Mission Trip 2012 — San Antone or Bust!

Here is a test to find whether your mission on Earth is finished: If you’re alive, it isn’t. ~ Richard Bach

I don’t like that quote of Richard Bach’s. I mean, what does he know? What if I want my mission here on Earth to be finished? What if I went contentedly along for most of my life secure in the fact that there was no mission in it for me at all? Yeah, what about that, Mr. Bach?

I will be leaving at the end of the week on my very first mission trip with my church. I was supposed to go last year but ended up with a severe infection and had to cancel at, literally, the last moment. This year’s trip has been hanging in the balance for at least the last couple of months. Circumstances at work in the form of a new software system left my approval for time off in question until late this past week. My own health issues over the past year seemed still not to be resolved. In fact, I’d already informed the lead of the mission trip that I was not going to be able to go again this year.

Suddenly, I received permission to take the time off. My reaction? Panic. How could my boss have done this to me? Here I had the perfect excuse to allow me to bow out again and she’d just blown that right out of the water. My next reaction? Guilt. Okay, there’s really nothing particularly unusual about me and guilt. In fact, it ranks right up there in my top five most likely reactions to, well, everything. Truth be told, it’s probably number one. I am extremely adept at manipulating guilt in either direction. Either I feel guilty for doing something or I feel guilty for not doing something. It’s a very versatile emotion. I believe it’s referred to as “damned if you do, damned if you don’t.” For me, I just called it Being Ben.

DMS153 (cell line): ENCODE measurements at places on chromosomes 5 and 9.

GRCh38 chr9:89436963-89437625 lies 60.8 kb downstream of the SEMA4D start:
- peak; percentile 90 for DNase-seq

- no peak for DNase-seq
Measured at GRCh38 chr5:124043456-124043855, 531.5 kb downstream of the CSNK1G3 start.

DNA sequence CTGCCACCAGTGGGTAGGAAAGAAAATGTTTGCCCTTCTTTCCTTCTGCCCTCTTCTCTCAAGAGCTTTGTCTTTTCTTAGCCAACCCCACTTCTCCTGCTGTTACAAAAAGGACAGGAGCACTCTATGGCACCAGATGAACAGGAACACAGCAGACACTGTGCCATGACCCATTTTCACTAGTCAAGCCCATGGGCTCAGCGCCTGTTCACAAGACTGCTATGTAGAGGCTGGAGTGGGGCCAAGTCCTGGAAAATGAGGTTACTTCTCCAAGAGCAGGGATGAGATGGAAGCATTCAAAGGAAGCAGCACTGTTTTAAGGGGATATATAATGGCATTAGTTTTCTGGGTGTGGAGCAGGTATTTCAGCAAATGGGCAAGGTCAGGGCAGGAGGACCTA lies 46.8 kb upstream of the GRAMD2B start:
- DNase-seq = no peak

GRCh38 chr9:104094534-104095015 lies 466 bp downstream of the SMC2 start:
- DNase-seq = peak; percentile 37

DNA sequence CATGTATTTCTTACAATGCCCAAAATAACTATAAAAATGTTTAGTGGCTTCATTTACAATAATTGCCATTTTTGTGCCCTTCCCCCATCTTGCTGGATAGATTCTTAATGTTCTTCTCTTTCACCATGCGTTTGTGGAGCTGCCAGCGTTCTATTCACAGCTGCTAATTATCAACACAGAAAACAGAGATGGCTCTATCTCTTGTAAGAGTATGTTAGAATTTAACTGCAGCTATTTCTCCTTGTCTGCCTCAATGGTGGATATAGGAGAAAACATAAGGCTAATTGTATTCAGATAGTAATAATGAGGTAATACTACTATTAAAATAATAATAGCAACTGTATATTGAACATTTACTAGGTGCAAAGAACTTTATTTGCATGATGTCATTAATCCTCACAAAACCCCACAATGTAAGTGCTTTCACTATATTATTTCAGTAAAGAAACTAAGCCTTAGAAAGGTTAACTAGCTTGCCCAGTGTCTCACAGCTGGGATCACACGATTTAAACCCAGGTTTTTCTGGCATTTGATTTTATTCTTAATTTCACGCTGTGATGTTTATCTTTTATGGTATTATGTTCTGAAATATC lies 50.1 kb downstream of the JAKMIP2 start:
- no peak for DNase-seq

Next reaction? Depression. I was going to be letting someone down either way I went. Those at work, after all, would be hard-pressed to survive a week with me gone. Delusional, you say? Certainly. Still, run with me on this one, okay? I asked my boss if she was going to have to drink heavily while I was gone and she said yes. I felt instantly better. Those going on the mission trip? They would not be hard-pressed to survive the week without me, but I would be left to wonder, once again, what I’d missed by not going.

Versatile, you see? Put me in a boxing ring by myself and we’re guaranteed a knock-out blow. It matters little which side delivers the winning blow, I still end up the loser in all cases. It’s sort of the nature of guilt and depression, though, isn’t it?

So, why is there more fear associated with the mission trip side of the argument over staying and making sure my department at work stays afloat that week? Change, pure and simple. There have been so many changes in my life these past few years. You’d think I might be used to it by now. You’d be wrong. I’m left wondering all the time whether or not I can survive any more change – good or bad.

What could change, you ask? And, how do you know there will be change? And how can you be sure what change and, after all, why should that be frightening in advance?